John Lieberman wasn’t always so passionate about canine advocacy.
The 50-year-old full-time physician grew up in New York, where dogs weren’t a big part of his life. In 2005, he adopted a golden retriever, which very quickly changed his life.
“I never got really exposed to (dogs) as a kid and didn’t realize how much joy that they could bring to their life,” he said. “They have that unconditional love and companionship. They enrich our lives.”
Now, Lieberman, who has been living in Colorado since 2002, owns a German shepherd mix named Siena. He adopted her from the Humane Society of the Pikes Peak Region’s Pueblo location. He’s also the president of Colorado Canine Advocates, a brand-new nonprofit with one primary mission: eliminate puppy mills across the state.
“[It was] only by luck that I stumbled across a website that patched me through to a presentation on puppy mills, and I was just blown away,” he said. “I had no idea that they existed right under our noses.”
According to John Goodwin, the Senior Director of the Humane Society of the United States’ Stop Puppy Mills Campaign, puppy mills are “commercial dog breeding operations that cut corners to maximize profits at the expense of the animal’s care.” Under regulations set by the U.S. Department of Agriculture, these operations are allowed to keep mother dogs in small cages for their entire lives.
“She can stand on the wire flooring her entire life with her paws never touching a blade of grass ... and they can kill her when she’s no longer a productive breeder,” Goodwin said. “It’s totally legal.”
Knowing these alarming facts, Lieberman wanted to take action. He volunteered with various organizations — both locally and nationally — to try and stop puppy mills. But he soon found that he could contribute more by creating his own organization.
“My plan is to learn from these organizations and try to come up with a plan that’s a little bit unique,” he said. “By having the right group of people, I want to contribute to ending this as quickly as possible.
“Hopefully, I have something to add to the other organizations that are doing it.”
Lieberman formed Colorado Canine Advocates just after Thanksgiving with two other board members. With his nonprofit, he hopes to educate potential dog owners on puppy mills and how purchasing dogs from pet stores could be contributing to the problem.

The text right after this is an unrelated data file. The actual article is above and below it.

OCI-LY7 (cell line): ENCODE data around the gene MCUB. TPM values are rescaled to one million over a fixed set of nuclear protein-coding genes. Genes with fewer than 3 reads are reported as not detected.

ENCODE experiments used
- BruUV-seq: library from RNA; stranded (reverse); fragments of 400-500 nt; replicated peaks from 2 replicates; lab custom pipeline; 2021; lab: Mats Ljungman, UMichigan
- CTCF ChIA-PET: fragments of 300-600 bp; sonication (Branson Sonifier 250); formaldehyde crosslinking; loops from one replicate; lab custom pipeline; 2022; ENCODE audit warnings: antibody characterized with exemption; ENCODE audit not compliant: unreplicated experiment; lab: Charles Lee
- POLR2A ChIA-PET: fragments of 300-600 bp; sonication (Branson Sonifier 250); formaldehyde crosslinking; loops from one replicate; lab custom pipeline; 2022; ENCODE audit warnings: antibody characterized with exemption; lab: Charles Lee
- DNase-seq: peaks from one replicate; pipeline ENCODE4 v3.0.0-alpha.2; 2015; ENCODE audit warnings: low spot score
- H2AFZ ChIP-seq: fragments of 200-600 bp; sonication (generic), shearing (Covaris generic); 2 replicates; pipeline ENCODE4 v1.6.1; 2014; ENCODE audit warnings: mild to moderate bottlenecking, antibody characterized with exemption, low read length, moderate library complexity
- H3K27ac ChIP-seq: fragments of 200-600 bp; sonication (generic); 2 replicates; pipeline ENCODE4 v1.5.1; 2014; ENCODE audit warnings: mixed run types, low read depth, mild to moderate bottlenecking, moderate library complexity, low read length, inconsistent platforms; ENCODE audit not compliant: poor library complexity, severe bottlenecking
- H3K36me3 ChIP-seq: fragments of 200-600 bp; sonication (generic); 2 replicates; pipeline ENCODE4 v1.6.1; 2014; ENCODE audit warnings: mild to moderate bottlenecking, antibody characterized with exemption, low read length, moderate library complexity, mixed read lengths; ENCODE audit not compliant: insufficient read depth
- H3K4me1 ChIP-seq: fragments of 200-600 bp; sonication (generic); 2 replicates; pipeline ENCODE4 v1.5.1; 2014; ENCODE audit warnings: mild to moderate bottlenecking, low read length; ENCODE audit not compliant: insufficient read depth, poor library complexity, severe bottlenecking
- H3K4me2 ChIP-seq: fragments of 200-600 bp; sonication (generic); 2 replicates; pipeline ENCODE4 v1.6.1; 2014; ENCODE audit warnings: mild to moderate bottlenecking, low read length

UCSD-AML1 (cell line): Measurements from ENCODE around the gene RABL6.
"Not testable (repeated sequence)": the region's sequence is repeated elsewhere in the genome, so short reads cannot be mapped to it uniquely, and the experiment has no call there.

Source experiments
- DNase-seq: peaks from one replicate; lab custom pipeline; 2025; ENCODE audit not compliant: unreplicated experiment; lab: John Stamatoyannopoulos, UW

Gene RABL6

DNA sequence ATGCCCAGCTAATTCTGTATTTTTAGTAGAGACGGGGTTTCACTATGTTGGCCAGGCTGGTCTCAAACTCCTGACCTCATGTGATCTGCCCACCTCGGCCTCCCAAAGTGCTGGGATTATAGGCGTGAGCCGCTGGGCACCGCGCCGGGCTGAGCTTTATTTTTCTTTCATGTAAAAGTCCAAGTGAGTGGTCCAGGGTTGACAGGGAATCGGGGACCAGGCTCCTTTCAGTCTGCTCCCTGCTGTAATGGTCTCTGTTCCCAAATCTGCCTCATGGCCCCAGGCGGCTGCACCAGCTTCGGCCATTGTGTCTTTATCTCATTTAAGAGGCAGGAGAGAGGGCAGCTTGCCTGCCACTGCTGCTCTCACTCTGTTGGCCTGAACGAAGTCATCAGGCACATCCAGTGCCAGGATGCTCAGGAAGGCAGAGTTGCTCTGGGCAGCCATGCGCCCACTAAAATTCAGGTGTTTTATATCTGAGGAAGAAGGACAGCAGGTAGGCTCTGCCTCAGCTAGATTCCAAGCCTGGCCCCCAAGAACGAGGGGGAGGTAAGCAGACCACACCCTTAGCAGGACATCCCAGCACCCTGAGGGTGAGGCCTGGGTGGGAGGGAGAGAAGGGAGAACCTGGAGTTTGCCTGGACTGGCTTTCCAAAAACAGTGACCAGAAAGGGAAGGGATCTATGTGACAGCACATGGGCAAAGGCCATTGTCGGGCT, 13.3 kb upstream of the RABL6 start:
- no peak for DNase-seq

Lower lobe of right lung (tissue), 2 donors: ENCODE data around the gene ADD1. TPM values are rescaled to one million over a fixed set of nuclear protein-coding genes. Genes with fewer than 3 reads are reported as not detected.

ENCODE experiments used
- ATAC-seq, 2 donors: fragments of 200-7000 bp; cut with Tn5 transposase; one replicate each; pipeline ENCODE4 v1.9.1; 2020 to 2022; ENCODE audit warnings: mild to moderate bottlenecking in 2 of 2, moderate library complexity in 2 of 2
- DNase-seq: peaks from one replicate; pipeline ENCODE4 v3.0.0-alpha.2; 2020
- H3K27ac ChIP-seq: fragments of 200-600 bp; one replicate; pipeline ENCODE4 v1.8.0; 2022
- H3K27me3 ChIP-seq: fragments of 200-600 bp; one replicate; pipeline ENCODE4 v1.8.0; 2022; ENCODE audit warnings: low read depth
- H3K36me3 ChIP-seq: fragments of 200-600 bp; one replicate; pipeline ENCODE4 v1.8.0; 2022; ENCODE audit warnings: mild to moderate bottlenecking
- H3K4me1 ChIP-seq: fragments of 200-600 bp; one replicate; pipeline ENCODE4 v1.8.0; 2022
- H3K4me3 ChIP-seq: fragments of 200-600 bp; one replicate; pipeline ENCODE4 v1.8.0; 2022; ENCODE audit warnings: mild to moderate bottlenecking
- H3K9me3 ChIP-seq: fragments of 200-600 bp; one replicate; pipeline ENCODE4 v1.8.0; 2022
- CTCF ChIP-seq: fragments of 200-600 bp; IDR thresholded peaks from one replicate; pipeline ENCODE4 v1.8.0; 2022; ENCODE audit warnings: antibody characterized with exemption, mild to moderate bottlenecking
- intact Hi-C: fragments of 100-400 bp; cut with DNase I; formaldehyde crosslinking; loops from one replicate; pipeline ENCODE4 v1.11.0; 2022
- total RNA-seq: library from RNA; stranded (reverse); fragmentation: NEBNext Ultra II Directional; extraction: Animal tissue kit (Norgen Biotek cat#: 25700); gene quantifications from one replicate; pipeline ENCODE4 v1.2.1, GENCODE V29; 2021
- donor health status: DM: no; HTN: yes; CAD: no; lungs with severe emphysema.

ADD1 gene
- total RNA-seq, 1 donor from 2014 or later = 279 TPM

He spent a lot of time researching puppy mills, but he hopes his organization will help effectively educate consumers on the topic. The first step, he said, is explaining to people where puppy mill dogs are sold.
“If you’re going to buy a puppy from a pet store or online, that’s probably where they’re coming from,” he said. “Doing that is supporting the suffering and cruelty that goes on in puppy mills. That’s often the default pathway for people who don’t know any better, and that’s a huge part of the problem.”
Right now, Lieberman and his team are working with web developers to build a website that pulls up a list of reputable breeders and shelters. People will be able to input the breed they desire, and a list of every breeder that sells that type of dog will pop up.
By giving resources and tools to adopt rather than shop, Lieberman believes they can help put puppy mills out of business.
“The consumer is actually quite empowered on this issue because consumers can break the cycle by refusing the by puppies that come from puppy mills,” Goodwin said. “And pet stores are the primary retail outlet for puppy mills to sell through.”
Goodwin said consumers can adopt dogs at local shelters and rescues or go to breeders where you can physically see the mother dog and where she lives.
Once Colorado Canine Advocates is on its feet and running, Lieberman wants to create a team of investigators to go out and verify breeders in the state.
“There is a lot of deception on the internet in terms of what real breeders are,” he said.
Kathryn Palski, Lieberman’s neighbor and a member of the Colorado Canine Advocates board, was inspired by his passion to help in any way she could.
“He’s really dedicated to changing his life to focus more on banning puppy mills and protecting animals,” she said. “I’m a mother and a woman, and when I think of female dogs being trapped in cages outdoors and just being bred ... it’s horrifying.”
Both Lieberman and Palski hope that Colorado Canine Advocates will show the public how harmful puppy mills are to dogs and how they can help.
“They have no voice,” Lieberman said. “Similar situations in American human history have existed — the conditions of working children that led to the Child Labor Act, women’s right to vote. In each of these profoundly unfair situations, they at least had a voice, which is what helped bring about change.
“I want to give these dogs a voice. That, combined with the profound injustice, keep me motived.”